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Armenian Ombudsman Accuses Courts Of Soviet-Era Rulings

Ombudsman Armen Harutiunian

Armenia's ombudsman, the country's top human rights defender, has harshly criticized local courts for basing rulings on procedures dating from the Soviet legal system.

Armen Harutiunian says courts are predominately siding with the authorities, particularly in their decisions to allow the detention of opposition activists to be prolonged, RFE/RL's Armenian Service reports.

Last week, the local court in Yerevan allowed authorities to extend the detention of two major opposition leaders -- former Foreign Minister Aleksandr Arzumanian and Ararat Zurabian, the chairman of the Armenian Pan-National Movement -- for two months.

Almost all such detainees are held on charges of "usurpation of state power" and "incitement to mass disturbances." The opposition claims there are at least 82 political prisoners detained under such pretexts.

In his latest findings, Harutiunian accused the courts of putting people in jail without specific charges and without giving equal weight to defense arguments. Harutiunian said such decisions contradict European legal conventions and precedents.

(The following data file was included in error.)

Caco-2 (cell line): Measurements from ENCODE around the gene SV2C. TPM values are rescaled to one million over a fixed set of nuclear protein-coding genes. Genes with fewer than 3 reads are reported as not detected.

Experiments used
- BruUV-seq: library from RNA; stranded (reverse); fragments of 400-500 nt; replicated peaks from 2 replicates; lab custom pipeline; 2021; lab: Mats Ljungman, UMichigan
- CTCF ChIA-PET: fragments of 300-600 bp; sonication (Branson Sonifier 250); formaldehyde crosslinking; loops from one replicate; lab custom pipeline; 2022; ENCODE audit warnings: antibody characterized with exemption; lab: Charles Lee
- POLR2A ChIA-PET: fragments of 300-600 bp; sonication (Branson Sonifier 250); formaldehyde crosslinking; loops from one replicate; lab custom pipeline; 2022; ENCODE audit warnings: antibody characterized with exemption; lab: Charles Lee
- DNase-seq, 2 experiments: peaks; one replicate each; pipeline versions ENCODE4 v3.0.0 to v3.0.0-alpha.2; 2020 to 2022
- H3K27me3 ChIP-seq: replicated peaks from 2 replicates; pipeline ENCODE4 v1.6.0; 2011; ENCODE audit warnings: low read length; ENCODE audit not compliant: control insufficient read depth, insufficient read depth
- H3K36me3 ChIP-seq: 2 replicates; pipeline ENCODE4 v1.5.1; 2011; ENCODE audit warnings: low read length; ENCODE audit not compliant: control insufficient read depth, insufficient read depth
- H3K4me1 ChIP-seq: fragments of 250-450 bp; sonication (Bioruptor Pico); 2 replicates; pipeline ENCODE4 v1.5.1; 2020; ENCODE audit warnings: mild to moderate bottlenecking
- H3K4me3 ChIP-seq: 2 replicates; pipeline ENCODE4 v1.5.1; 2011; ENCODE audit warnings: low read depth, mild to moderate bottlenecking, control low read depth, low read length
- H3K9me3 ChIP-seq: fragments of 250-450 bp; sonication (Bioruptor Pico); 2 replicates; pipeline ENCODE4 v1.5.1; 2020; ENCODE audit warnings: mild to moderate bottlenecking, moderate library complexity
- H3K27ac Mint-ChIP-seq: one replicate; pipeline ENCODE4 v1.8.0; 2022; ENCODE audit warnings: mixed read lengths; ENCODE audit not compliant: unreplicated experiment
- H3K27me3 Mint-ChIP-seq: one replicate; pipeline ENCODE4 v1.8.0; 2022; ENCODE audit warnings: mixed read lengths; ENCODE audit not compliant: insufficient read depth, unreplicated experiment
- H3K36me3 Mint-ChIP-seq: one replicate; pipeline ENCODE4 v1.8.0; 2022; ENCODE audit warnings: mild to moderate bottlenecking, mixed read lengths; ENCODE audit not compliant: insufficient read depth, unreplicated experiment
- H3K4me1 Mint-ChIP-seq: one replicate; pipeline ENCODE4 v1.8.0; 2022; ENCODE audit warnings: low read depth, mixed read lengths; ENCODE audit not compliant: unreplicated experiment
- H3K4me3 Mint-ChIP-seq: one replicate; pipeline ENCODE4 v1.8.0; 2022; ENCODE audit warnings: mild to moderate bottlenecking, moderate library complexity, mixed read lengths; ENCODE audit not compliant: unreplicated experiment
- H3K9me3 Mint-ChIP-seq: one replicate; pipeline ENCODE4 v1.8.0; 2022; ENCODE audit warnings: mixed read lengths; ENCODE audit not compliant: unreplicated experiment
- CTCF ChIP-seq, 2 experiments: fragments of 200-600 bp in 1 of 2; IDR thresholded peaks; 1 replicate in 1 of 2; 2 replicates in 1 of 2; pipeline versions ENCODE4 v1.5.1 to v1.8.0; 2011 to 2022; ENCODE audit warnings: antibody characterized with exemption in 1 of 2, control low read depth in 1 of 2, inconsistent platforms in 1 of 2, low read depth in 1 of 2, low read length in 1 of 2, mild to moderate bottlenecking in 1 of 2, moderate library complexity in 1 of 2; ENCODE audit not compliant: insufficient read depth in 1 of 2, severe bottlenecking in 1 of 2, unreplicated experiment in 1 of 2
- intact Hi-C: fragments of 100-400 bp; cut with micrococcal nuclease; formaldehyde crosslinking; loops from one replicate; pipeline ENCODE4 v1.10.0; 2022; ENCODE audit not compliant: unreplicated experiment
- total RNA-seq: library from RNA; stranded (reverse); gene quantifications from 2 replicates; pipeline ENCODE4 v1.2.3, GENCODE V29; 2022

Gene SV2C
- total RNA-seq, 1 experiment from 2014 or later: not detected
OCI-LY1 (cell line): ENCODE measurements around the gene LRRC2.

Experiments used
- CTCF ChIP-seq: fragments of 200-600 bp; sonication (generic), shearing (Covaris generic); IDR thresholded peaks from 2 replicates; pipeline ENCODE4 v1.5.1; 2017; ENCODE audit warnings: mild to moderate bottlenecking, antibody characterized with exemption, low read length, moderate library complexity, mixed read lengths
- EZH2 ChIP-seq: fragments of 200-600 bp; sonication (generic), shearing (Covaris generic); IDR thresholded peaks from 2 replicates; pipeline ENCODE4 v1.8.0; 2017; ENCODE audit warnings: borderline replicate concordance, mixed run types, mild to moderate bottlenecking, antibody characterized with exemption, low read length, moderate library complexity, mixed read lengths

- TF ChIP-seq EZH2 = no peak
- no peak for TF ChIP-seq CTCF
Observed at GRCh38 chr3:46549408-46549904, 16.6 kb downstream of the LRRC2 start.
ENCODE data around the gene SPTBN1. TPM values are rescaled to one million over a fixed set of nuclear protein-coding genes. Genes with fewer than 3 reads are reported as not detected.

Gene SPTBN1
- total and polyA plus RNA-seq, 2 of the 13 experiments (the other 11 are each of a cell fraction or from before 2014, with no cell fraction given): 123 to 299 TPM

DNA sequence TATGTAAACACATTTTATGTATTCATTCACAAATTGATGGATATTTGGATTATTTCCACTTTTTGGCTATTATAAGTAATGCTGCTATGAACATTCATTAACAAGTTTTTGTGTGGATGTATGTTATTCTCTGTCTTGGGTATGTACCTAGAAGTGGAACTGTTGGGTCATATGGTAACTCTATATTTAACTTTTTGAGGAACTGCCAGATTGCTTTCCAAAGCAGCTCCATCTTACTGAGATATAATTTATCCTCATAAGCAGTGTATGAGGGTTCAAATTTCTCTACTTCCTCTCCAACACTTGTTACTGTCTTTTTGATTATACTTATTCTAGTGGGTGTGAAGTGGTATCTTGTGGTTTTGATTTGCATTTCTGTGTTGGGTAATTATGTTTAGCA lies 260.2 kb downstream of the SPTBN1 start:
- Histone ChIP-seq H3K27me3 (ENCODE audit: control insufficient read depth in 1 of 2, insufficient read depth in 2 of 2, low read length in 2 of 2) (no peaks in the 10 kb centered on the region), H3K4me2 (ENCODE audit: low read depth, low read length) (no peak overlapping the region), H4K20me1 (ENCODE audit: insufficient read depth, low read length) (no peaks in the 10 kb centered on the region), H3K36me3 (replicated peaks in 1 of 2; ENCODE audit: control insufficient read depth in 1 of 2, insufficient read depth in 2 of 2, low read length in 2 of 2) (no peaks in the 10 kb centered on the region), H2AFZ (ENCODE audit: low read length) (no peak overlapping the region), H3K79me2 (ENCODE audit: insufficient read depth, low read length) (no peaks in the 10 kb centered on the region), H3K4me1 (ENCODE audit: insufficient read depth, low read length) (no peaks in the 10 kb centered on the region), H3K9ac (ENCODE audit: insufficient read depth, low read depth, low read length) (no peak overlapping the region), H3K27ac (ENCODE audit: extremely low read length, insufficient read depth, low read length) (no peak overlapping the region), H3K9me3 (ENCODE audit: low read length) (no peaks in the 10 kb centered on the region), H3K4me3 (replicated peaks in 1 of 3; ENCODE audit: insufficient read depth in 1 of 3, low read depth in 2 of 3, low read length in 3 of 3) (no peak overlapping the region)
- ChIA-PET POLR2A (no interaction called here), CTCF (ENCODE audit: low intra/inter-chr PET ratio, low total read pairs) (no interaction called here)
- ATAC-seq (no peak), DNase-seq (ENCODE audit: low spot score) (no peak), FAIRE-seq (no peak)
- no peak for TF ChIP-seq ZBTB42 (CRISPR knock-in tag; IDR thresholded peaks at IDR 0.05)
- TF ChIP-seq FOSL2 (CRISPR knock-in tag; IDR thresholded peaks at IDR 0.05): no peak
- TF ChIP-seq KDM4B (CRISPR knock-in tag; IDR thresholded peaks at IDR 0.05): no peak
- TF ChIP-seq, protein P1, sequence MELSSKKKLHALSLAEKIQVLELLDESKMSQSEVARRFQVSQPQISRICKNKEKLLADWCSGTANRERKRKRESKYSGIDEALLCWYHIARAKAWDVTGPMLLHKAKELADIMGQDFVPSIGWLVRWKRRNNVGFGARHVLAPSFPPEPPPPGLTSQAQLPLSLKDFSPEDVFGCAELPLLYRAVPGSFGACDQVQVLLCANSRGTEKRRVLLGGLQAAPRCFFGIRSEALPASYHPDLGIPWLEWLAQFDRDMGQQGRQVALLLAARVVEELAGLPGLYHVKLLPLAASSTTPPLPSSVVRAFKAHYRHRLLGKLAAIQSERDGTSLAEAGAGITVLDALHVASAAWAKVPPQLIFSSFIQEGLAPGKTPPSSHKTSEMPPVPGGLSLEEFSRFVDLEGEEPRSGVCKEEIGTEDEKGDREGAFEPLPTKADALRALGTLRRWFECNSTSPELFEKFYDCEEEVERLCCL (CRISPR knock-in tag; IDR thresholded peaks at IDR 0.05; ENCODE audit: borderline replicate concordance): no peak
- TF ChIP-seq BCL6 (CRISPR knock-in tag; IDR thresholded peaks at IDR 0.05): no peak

New President Serzh Sarkisian acknowledged on July 10 a lack of public trust in Armenia's judicial system and said he will do "everything" to make local courts more independent of the government.

Harutiunian, appointed by former President Robert Kocharian, has become a harsh critic of the government, accusing Kocharian's government of mishandling a postelection crisis in early March in which at least 10 people were killed.

Armenian Prosecutor-General Aghvan Hovsepian and Justice Minister Gevorg Danielian said Harutiunian overstepped his authority and have asked parliament to strip his immunity from prosecution.

Kocharian has since said Harutiunian's appointment was the worst of his presidency.

Last week, Harutiunian asked the National Security Service to assign bodyguards for him and his family but said the request was not due to any specific threats.

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